Do Shrimp Sleep? A Look At Their After-Dark Adventures!

Shrimp don’t sleep in the traditional sense but enter phases of quiescence or lethargus multiple times a day, during which their activity levels are reduced.

Unlike humans, who are mostly active during the day, many shrimp species are cathemeral, exhibiting sporadic activity throughout both day and night.

Do Shrimp Sleep?

Ammano Shrimp And Cherry Shrimp In My Tank
Ammano Shrimp And Cherry Shrimp In My Tank

Shrimp don’t sleep in the traditional sense but enter phases of quiescence or lethargus multiple times a day, during which they exhibit low activity levels.

It’s common for arthropods and nematodes to adjust their activity based on food availability, leading to seemingly random periods of activity throughout the day and night.

There’s ongoing debate about whether shrimp exhibit quiescence or lethargus, given their similarities.

Lethargus is actually a type of quiescence, so both arguments are technically correct. The key takeaway is that shrimp don’t sleep.

Are Shrimp Nocturnal Or Diurnal?

An Amano Shrimp And Cherry Shrimp In My Tank At Night
An Amano Shrimp And Cherry Shrimp In My Tank At Night

All shrimp can be classified as cathemeral, meaning they display sporadic activity during both day and night rather than being strictly diurnal or nocturnal.

However, some shrimp may exhibit heightened activity at specific times, influenced by the availability of their primary food source or the presence of potential predators.

After these periods of increased activity, shrimp return to a quiescent state, waiting for the next feeding opportunity instead of sleeping.

This is why shrimp in aquariums appear active throughout the day: the abundant food supply and lack of predators allow them to graze on algae and biofilm without interruption.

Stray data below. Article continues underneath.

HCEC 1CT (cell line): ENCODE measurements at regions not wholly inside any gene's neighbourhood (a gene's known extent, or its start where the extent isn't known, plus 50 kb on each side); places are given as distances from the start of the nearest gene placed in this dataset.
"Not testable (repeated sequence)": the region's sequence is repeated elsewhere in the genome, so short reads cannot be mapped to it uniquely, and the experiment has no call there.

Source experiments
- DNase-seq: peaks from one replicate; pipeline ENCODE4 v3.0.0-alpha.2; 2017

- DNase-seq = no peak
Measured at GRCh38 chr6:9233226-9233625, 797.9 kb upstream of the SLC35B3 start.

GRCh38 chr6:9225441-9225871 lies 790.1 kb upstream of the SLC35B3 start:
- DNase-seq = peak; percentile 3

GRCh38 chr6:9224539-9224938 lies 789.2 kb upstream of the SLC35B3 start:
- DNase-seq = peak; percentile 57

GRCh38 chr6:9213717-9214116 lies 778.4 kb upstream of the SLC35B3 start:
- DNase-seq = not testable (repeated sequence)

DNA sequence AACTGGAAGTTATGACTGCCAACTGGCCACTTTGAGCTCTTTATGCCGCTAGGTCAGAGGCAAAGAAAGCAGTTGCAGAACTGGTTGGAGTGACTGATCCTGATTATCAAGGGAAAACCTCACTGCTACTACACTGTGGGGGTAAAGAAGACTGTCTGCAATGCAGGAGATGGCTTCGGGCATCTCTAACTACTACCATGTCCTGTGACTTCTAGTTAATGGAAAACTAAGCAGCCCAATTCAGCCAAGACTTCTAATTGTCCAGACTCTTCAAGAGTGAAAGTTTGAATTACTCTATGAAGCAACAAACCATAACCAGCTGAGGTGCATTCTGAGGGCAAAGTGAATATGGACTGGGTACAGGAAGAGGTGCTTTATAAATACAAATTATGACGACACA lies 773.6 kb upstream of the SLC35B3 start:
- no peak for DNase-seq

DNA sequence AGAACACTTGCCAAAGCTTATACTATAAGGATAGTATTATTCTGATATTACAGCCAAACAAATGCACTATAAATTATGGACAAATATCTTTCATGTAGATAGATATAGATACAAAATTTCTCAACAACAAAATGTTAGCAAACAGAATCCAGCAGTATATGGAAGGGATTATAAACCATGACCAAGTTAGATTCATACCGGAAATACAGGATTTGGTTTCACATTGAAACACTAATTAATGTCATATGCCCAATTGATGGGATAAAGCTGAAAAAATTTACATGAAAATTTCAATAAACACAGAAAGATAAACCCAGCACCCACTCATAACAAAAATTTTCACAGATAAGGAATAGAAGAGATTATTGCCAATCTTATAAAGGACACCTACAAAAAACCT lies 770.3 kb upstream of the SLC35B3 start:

In my own experience, my shrimp seemed to feed on the algae continuously, and within two weeks, all the algae on the java moss had been consumed.

Why Do My Shrimp Behave Differently At Night?

Amano Shrimp And Cherry Shrimp Grazing In My Tank
Amano Shrimp And Cherry Shrimp Grazing In My Tank

Some shrimp can display higher activity levels at night due to elevated CO2 levels in their tank causing pH fluctuations.

These changes typically occur in planted tanks or tanks with large amounts of algae as part of the natural CO2 cycle.

This phenomenon can lead some people to believe their shrimp are nocturnal, but the increased activity is actually due to mild irritation from pH changes.

At night, the lack of light causes live aquarium plants to cease photosynthesis while continuing their natural respiration. As a result, oxygen levels decrease and CO2 levels increase, though usually not enough to cause serious problems for shrimp or fish.

To help maintain proper oxygen levels, I always keep a sponge filter in my tanks to ensure that my fish and shrimp can breathe comfortably.

The main reason your shrimp are more active at night is due to the increased CO2 levels temporarily lowering the tank’s pH. Even if the pH shift remains within the recommended range for your shrimp, the rapid change can cause mild irritation, leading to increased activity.

How Does Light Affect Shrimp Behavior And Activity Levels?

Shrimp In One Of My Aquariums
Shrimp In One Of My Aquariums

Bright lighting can cause your shrimp to hide or reduce their activity levels compared to moderate lighting conditions.

This is a common misconception that leads people to believe their shrimp are nocturnal, when in fact the tank lighting is simply too intense for them.

Lighting intensity is only part of the issue; the photoperiod, or duration the lights are on, also plays a role. Many people with planted aquariums keep their lights on for six to eight hours, which is generally suitable for most shrimp.

If your tank lights are on for more than eight hours and you notice your shrimp hiding and inactive during the day, try reducing the photoperiod.

I use a budget-friendly Nicrew C10 light with its standard 24/7 lighting schedule, and my shrimp are thriving.

Final Thoughts

Shrimp do not sleep in the conventional sense but enter states of quiescence or lethargus with reduced activity levels.

The majority of shrimp are generally cathemeral, displaying random spurts of activity throughout the day and night rather than prefering to be fully diurnal or nocturnal.

Environmental factors like CO2 levels and lighting conditions in an aquarium can influence the behavior of shrimp, but they typically adapt well to moderate lighting with a six to eight-hour photoperiod.

Understanding these nuances can help aquarium enthusiasts create a more suitable and comfortable habitat for their shrimp.